Fear is one of the most powerful forces on earth. Those that are filled with fear will avoid risk. Unfortunately, they’ll also never know their limits and will never understand the incredible satisfaction and personal growth that comes with conquering your fear and achieving what you once thought was impossible. It’s the same with jumping a mountain bike…
By Sean Badenhorst
When we started with Mind the Gap as a project, the goal was to follow the progress of my son, Cade in his quest to go from a good jumper to a great jumper. The formidable looking nine-metre-wide road gap at the end of the flow line at Grootfontein was the goal. And still is…
The objective was to follow his progression through a series of lessons with Barry Crouse, a very good jump instructor based in Pretoria, and document these. I too would learn to jump better in the process because Cade is 15 and can’t drive himself anywhere yet…
Cade’s confidence has improved recently – he’s now doing some basic tricks while in the air on his Specialized Stumpjumper
It’s almost a year since we started with Mind the Gap. The intention was for it to take a maximum of six months to achieve the goal jump at Grootfontein. But this Covid-19 virus – and the government’s reaction to it – has no respect for time and we have bobbed and weaved our way around it to get to Part 5.
In that time, Cade has matured immensely – physically (he’s my height now), mentally and emotionally. He’s also become really comfortable with jumping. We live more than an hour’s drive from Grootfontein, so trips there require some planning and are infrequent. But we live about 15 minutes from a jump spot in Bryanston called the Scout Hall Dirt Jumps and Cade is there with his Specialized Stumpjumper almost every Friday.
Cade’s early jump sessions were also at the Scout Hall Dirt Jumps, with a plank to allay the fear of the gap…
Neil Evans was actually Cade’s first jump coach. Neil is older than me (mid-50s), but looks like he’s in his 30s! He’s a multiple winner of the Dusi Canoe Marathon (in the 1990s) and in the past couple of decades he’s become passionate about mountain biking.
Neil is also the guy that used to be known as The Spruit Fairy, a guy that ‘anonymously’ built and maintained trails along the Braamfontein Spruit greenbelt in Johannesburg for years. Now that this recreational trail has become more formalised, he focusses his time on fine-tuning the fun sections which have jumps and berms along The Spruit, which have become the informal educational facilities for a generation of highly skilled young Joburg boys.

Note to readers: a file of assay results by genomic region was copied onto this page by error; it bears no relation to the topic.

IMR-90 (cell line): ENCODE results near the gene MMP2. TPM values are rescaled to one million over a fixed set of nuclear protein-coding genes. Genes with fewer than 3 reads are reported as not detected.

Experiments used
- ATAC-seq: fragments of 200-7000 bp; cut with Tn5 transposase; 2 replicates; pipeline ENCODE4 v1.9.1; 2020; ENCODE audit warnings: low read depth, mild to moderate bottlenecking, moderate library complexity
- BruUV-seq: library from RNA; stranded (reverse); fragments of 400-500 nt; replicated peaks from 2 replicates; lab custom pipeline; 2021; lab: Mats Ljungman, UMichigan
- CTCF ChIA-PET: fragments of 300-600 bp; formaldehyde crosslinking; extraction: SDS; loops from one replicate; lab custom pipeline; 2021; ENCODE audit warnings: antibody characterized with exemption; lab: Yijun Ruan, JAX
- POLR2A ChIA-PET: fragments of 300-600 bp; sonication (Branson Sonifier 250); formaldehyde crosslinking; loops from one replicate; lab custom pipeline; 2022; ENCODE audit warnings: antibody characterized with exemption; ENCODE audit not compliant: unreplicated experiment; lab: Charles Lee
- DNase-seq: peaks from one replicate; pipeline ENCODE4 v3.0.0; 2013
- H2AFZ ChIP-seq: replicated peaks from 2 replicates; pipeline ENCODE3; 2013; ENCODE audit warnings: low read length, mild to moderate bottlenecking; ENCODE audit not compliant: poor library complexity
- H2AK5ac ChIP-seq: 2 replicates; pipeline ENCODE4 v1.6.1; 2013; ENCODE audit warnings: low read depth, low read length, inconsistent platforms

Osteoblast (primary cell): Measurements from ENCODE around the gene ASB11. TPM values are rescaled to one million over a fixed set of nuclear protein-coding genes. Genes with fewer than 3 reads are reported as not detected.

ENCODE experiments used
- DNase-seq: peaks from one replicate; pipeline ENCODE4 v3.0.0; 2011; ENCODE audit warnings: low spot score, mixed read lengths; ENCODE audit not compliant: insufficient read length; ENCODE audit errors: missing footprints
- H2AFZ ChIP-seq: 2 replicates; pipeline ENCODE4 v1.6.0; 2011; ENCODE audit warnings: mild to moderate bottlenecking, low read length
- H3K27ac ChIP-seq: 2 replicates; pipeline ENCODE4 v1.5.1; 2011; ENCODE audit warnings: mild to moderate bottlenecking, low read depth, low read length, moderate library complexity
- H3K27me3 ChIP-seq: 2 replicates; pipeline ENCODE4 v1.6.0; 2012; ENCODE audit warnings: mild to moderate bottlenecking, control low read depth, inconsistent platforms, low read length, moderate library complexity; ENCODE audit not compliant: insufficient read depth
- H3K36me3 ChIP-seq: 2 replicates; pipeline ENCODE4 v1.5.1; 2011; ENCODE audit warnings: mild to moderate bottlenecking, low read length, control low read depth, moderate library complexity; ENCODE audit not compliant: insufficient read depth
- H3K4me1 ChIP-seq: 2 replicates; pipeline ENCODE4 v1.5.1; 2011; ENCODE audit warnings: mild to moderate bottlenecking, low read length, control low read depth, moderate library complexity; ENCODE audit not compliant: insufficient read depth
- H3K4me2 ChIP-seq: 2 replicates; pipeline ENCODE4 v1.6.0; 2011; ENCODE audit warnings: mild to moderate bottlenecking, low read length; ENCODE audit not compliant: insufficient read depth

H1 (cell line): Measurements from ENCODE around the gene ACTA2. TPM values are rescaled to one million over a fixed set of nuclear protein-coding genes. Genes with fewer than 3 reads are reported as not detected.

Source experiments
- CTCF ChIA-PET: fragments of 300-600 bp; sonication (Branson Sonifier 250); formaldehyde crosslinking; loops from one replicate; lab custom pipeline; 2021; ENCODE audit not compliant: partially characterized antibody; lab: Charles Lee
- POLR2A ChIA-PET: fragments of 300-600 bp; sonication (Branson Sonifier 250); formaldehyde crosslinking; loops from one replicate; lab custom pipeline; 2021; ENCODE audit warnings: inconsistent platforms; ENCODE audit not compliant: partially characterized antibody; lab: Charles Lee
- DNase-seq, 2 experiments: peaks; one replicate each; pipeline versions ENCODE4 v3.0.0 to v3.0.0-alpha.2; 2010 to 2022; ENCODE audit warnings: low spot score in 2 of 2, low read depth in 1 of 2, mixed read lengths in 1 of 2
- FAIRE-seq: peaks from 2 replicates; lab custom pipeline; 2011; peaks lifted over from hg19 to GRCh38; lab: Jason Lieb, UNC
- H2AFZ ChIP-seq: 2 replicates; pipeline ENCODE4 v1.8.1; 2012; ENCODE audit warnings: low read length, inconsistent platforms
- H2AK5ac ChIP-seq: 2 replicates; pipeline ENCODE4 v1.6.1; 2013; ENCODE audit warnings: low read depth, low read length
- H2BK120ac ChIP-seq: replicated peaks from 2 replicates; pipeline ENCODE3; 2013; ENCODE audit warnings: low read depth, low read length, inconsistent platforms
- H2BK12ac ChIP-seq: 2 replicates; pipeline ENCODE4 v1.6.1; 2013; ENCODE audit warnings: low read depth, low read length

The Scout Hall Dirt Jumps are not entry-level jumps. They’re mostly gap jumps with steep lips to deliver some decent height. Neil takes large planks along from time to time to close the gaps on the first two jumps to allow youngsters a feeling of safety as they embark on their journey to be fearless humans.
Cade began there almost two years ago with the planks under guidance from Neil and progressed to doing the first two gap jumps without planks before we started the Mind-the-Gap Project. Since then, Neil has created a lot more jump line options. It’s now a very established dirt jump venue that can attract up to 30 or more boys (and men) on a Friday afternoon. I’ll write more about this venue soon.
We took this pic of Cade at the Grootfontein road gap in September 2020, the day we decided that would be his goal.
Cade’s jumping confidence and progression has been forged largely at the Scout Hall Dirt Jumps and as we prepare to wrap up the Mind the Gap Project with him clearing the road gap at Grootfontein in Part 6, I can confirm that he’s ready, largely thanks to his progression sessions here.
Once he’d become comfortable with jumping various gap jumps at the Scout Hall, Cade started to teach himself a couple of jump tricks. The first was a T-Bog, which is where you grab your saddle with one hand and turn the handlebar with the other hand. While in the air. Obviously.
Once he’d mastered the T-Bog, he started to teach himself the Suicide No-Hander, which youngsters have shortened to ‘Su-wee’, which is easier to say and doesn’t instil fear into their parents when it comes up in casual discussion. This is where you take both hands off the bars and clap them behind your back. While in the air. Obviously.
You don’t get to this level of jumping ability with fear. And you don’t do these tricks without a high level of confidence. When we first rode the Grootfontein flowline around August 2020, Cade and I skidded to a dusty halt at the bottom, avoiding the road gap.
“Would you give it try?” I asked him.
“No, it’s too scary,” he replied.
Fear, it’s natural. You can let fear control you or you take control over fear. For the past 11 months Cade has been taking control over fear and says he’s definitely ready to tackle the goal he set out to tackle almost a year ago. So now, all we need to do is find a low-wind day, charge the GoPros and meet Jump Coach Barry at Grootfontein for the finale…
If you missed the previous editions of Mind-the-Gap and want to catch up on the progression, you can find them here:
Follow Cade’s Mind the Gap progress on Instagram: @cade_bad_rides